Restrictive laws do not prevent abortion

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With new restrictions on abortion in Supreme Court, many are wondering what it will mean for women if Roe vs. Wade is knocked down. We looked for answers in other countries.

Women in Sierra Leone discuss reproductive health and family planning. In sub-Saharan Africa, where laws are generally more restrictive, deaths from unsafe abortions have increased steadily since the 1990s (Abbie Trayler-Smith / Partners H6)

Consider this: Every day around the world, some 96,000 women risk their lives for unsafe abortion, seeking to end an unwanted pregnancy. Millions of women face complications from unsafe abortion and at least 22,000 die each year. This last push to overthrow Roe vs. Wade aims to deny women autonomous control of their own bodies and portends a return to the days before Roe deer, in the United States, when the death rate from illegal abortion among women of color was 12 times that of white women.

MSI Reproductive Choices works in many countries where abortion is severely restricted and we are called upon daily to provide life-saving postabortion care to women and girls who have attempted to terminate an unwanted pregnancy on their own. Faith Pyentim, a midwife from Nigeria, described a teenage girl who sought help after a desperate attempt to terminate an unwanted pregnancy. “There was a bad smell, so we knew there was an infection. She was then 17 years old, single with a child already at home.

The young woman received treatment for her infection, remained on contraception to prevent future unwanted pregnancies and has since returned to school. But not everyone in this situation has access to life-saving postabortion care.

Restrictions increase unsafe abortions

No matter where they live, whatever the laws of their country, women terminate unintended pregnancies. Access to a safe abortion must therefore be included in essential health care. In fact, abortion-related deaths and disabilities are highest in countries where abortion is most severely restricted. The Guttmacher Institute analysis showed that in countries where abortion is severely restricted and in those where there are fewer restrictions, the incidence rate of abortion is similar, at around 40 percent unwanted pregnancies ending in abortion.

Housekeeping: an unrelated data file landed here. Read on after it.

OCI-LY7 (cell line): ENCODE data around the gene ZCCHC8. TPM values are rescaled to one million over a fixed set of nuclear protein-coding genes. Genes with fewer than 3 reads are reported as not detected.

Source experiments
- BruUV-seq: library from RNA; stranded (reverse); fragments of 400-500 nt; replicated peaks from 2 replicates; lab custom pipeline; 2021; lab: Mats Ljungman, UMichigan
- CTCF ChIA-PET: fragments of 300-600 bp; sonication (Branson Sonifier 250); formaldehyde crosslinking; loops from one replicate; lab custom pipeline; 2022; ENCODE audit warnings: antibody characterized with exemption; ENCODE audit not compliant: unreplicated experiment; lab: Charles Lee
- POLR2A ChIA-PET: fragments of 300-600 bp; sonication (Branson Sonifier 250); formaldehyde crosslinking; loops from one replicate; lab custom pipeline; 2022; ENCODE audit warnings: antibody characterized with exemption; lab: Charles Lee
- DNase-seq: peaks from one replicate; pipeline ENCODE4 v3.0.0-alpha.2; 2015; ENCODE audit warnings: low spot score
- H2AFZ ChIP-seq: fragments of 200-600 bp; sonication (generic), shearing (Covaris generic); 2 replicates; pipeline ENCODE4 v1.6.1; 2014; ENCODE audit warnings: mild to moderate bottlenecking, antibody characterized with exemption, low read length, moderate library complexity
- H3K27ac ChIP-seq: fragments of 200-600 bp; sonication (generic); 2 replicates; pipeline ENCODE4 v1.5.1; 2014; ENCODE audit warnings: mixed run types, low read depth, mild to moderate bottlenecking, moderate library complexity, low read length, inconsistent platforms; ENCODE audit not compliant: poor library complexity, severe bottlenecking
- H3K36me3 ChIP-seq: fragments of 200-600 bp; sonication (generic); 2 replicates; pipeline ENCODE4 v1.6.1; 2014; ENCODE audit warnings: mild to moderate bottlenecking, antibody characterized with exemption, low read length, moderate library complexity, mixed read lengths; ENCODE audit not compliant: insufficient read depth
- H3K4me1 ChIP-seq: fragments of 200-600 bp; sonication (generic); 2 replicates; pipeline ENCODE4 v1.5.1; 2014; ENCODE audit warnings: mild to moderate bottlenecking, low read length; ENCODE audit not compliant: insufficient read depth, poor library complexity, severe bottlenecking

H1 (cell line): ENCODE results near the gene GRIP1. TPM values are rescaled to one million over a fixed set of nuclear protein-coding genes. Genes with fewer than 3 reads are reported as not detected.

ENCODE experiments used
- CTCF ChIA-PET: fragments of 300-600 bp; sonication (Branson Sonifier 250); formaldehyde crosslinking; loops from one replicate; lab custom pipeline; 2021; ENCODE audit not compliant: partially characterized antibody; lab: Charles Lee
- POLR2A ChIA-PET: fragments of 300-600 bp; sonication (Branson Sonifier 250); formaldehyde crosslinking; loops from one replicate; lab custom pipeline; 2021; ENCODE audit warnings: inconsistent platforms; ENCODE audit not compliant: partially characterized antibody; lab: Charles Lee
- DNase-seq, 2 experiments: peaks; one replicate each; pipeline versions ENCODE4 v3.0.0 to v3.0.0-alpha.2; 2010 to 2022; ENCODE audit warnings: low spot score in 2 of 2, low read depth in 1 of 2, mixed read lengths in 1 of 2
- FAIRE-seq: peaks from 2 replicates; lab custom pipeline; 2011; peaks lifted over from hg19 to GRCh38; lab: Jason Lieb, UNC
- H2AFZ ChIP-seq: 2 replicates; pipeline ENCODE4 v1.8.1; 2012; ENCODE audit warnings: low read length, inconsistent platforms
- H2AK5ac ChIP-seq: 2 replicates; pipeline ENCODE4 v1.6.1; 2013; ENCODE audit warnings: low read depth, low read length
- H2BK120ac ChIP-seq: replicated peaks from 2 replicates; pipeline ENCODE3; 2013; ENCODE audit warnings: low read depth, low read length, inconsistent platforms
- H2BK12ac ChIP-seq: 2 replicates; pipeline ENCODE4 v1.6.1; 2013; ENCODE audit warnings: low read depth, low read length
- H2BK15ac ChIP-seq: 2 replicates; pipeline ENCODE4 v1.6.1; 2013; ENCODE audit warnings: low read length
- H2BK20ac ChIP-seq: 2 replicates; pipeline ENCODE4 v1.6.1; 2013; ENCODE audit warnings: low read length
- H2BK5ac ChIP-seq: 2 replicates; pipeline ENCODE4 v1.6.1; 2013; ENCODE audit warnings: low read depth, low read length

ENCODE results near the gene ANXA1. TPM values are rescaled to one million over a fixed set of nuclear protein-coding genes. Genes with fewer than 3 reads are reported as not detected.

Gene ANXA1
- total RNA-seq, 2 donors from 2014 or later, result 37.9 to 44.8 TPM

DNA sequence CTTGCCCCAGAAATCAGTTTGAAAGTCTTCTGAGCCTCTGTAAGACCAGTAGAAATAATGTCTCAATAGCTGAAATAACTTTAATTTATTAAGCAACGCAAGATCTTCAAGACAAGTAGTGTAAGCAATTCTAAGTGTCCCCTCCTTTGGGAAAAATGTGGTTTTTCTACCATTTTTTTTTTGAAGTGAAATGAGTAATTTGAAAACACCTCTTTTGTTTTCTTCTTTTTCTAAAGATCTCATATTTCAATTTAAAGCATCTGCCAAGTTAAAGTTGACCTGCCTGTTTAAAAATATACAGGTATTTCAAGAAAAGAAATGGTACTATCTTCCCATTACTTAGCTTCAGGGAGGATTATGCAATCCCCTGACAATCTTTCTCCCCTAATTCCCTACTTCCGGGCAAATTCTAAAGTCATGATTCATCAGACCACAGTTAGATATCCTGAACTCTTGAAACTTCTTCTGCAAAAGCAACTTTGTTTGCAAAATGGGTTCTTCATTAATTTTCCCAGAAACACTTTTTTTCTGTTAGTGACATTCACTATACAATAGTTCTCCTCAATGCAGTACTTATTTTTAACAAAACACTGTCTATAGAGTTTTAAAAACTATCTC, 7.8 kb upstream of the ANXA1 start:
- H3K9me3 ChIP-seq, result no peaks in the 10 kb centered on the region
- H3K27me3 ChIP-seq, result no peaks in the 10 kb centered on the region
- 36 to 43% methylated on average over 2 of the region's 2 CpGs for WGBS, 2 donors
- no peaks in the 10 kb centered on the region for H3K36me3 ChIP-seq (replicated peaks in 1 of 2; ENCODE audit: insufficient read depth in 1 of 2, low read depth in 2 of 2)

But while the abortion rate is similar, in countries where abortion is restricted and highly stigmatized, women resort to unsafe methods that dramatically increase complications and mortality. In sub-Saharan Africa, where laws are generally more restrictive, deaths from unsafe abortions have increased steadily since the 1990s. Adolescents in rural areas, such as the young woman served by Faith, are particularly at risk.

Bárbara Pérez, member of the MSI team in Mexico, described what she sees in rural areas where access to abortion services is limited: “Often women do things like stick threads to put on end of pregnancy. We have had cases of women taking a pesticide used in the fields when they found out they were pregnant.

Unsafe abortions are the cause of about 13 percent of pregnancy-related deaths in many developing countries, and due to underreporting, the true number is likely much higher. The consequences are far-reaching. Seven million women face complications each year, including serious health problems such as hemorrhages, infections, incomplete abortions and infertility. Public health facilities bear much of the burden of treating these injuries, and women bear the additional burden of stigma. Many women suffer from chronic illnesses associated with abortion without receiving the medical care they need.